Martin Siegert

  • Co-Director, Grantham Institute - Imperial College London

Research interests

My research interests are within the broad fields of Geophysics, Glaciology and Quaternary Science. I have published regularly in leading international journals, have given numerous invited lectures and plenaries, and have appeared often in international newspapers, TV and radio.

I lead two areas of research as follows, which have given me a noticeable international profile.

Direct Measurement and Sampling of Antarctic subglacial lakes

I am the Principal Investigator, and Programme Chair, of the UK Subglacial Lake Ellsworth exploration programme, a NERC consortium involving over 30 scientists from nine UK universities and research institutes. This programme aims to directly measure and sample Subglacial Lake Ellsworth to identify life in this extreme environment and acquire records of ice and climate change. The first attempt to access the lake was unsuccessful in 2012/13; plans are currently being developed in collaboration with Chilean colleagues for modifications to the experiment and a second field season.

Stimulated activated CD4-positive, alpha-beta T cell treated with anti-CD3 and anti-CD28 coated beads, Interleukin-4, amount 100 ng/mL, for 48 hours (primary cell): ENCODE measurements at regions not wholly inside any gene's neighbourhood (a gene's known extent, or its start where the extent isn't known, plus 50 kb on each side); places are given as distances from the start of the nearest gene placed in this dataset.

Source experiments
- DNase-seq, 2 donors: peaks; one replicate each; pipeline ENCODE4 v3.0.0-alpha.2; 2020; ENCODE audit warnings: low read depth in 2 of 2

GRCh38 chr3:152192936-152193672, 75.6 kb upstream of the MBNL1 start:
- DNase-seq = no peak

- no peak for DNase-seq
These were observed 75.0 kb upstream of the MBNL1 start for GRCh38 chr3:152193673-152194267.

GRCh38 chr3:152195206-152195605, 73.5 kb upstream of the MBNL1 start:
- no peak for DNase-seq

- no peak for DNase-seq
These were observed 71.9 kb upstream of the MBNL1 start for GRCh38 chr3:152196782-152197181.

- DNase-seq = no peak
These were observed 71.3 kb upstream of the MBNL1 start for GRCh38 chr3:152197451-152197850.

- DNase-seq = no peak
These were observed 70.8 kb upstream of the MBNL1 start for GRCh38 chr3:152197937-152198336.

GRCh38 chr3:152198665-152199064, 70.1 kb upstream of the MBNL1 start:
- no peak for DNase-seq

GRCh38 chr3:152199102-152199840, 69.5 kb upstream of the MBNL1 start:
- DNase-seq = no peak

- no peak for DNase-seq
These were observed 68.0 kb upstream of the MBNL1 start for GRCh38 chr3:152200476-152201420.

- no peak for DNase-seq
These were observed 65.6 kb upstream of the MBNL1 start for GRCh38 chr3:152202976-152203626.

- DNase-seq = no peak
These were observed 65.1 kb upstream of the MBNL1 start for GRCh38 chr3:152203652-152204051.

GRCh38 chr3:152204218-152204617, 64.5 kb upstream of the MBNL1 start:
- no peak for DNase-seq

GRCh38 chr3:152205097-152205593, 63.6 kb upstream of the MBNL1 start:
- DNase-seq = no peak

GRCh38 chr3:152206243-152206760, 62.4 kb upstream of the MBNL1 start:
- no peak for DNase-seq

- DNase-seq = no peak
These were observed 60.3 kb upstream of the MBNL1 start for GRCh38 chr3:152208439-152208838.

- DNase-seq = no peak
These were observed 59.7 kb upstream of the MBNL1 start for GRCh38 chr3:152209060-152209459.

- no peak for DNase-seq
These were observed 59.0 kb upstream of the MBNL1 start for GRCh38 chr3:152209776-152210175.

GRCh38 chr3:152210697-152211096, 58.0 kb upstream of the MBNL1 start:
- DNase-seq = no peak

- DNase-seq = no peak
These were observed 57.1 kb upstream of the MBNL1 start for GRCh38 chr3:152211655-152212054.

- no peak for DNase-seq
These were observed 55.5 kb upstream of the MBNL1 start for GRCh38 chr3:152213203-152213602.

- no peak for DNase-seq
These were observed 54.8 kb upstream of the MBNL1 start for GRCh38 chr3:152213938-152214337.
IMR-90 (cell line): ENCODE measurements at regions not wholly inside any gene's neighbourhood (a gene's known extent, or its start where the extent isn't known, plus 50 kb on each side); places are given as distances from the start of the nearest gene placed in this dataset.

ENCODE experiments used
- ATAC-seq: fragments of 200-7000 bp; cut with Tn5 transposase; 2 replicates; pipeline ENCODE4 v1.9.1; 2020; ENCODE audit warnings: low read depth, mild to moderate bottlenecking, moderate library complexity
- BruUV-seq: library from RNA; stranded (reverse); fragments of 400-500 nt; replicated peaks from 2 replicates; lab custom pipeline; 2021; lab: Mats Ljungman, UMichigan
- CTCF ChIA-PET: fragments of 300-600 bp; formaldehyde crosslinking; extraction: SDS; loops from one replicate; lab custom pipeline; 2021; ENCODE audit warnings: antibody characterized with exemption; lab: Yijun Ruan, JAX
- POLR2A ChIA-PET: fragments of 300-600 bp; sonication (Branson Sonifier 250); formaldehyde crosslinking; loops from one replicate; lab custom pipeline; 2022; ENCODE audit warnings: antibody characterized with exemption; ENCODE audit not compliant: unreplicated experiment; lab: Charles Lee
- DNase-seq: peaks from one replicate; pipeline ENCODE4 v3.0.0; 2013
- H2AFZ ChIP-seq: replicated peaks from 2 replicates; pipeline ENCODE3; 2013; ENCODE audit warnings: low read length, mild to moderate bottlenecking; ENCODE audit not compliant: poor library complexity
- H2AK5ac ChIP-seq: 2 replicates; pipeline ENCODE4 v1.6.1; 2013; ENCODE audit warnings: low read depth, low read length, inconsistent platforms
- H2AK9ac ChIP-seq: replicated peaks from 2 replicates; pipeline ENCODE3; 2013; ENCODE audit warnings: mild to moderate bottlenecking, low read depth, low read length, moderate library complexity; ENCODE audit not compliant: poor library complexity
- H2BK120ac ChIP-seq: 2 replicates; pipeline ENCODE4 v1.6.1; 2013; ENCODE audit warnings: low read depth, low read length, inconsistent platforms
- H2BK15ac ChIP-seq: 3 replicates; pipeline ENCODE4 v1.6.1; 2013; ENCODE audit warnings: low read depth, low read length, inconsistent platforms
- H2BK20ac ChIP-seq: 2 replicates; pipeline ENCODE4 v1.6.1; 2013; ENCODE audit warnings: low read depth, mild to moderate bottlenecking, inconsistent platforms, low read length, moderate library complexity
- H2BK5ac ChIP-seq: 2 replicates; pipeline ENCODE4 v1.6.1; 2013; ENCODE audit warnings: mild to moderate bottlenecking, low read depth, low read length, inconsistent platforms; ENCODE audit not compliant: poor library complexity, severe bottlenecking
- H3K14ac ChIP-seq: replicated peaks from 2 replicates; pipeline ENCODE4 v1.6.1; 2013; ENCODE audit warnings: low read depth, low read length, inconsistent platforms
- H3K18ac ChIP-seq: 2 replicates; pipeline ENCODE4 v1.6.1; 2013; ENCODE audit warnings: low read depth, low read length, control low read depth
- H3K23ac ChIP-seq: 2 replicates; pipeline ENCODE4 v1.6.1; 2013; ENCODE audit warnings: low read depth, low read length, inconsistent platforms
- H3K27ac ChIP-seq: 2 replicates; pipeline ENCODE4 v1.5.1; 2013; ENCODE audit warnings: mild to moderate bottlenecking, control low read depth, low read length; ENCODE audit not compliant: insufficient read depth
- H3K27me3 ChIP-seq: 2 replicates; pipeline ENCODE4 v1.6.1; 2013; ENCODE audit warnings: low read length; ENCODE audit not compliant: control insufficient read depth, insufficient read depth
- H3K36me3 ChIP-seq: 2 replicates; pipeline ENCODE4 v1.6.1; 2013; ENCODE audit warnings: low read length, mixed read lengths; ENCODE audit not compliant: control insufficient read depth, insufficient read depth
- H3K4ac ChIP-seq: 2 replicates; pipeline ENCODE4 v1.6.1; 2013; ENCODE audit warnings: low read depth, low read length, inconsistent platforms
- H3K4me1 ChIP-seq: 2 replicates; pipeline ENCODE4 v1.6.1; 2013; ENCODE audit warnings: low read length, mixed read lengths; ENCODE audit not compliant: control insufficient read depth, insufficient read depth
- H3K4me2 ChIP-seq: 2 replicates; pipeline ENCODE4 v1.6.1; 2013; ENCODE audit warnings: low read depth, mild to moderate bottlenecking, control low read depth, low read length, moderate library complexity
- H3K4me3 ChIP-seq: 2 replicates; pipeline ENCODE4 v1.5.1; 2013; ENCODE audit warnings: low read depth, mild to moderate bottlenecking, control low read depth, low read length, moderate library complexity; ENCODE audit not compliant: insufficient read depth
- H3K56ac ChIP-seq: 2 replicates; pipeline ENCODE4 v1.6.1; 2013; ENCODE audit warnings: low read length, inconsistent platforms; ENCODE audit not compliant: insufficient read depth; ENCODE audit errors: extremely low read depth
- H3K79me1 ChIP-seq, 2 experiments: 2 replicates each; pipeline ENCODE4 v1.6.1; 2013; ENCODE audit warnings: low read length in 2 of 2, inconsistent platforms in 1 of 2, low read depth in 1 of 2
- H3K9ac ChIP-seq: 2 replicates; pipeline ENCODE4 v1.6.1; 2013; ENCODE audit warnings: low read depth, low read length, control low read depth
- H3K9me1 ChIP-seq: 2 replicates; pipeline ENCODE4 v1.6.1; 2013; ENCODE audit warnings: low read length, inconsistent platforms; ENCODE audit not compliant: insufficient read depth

Geophysical measurement of large ice sheets

I am the UK PI on a UK-US-Australian-French programme named ICECAP, which has acquired over 140,000km of geophysical flight data in East Antarctica in the last four seasons, revealing evidence of former significant ice-sheet oscillations. In 2016, ICECAP-2 was developed by including China into the programme, resulting in a major new airborne geophysics survey of the last unexplored portion of East Antarctica, revealing the world’s largest canyon and the second largest subglacial lake in Antarctica.

I am also the PI on a NERC-funded programme, in collaboration with the British Antarctic Survey and four other UK universities, which acquired over 40,000km of geophysical data in a previously unexplored part of West Antarctica, revealing a major new deep subglacial basin at the edge of the ice sheet. In addition, I was involved in the recent discoveries of hydrological channels and pre-glacial fluvial landscapes beneath the central Greenland ice sheet.

Funding has recently been awarded by NERC for a multi-institutional UK-led campaign to identify groundwater in Antarctica and, if it is present, to understand how it influences the flow of ice above.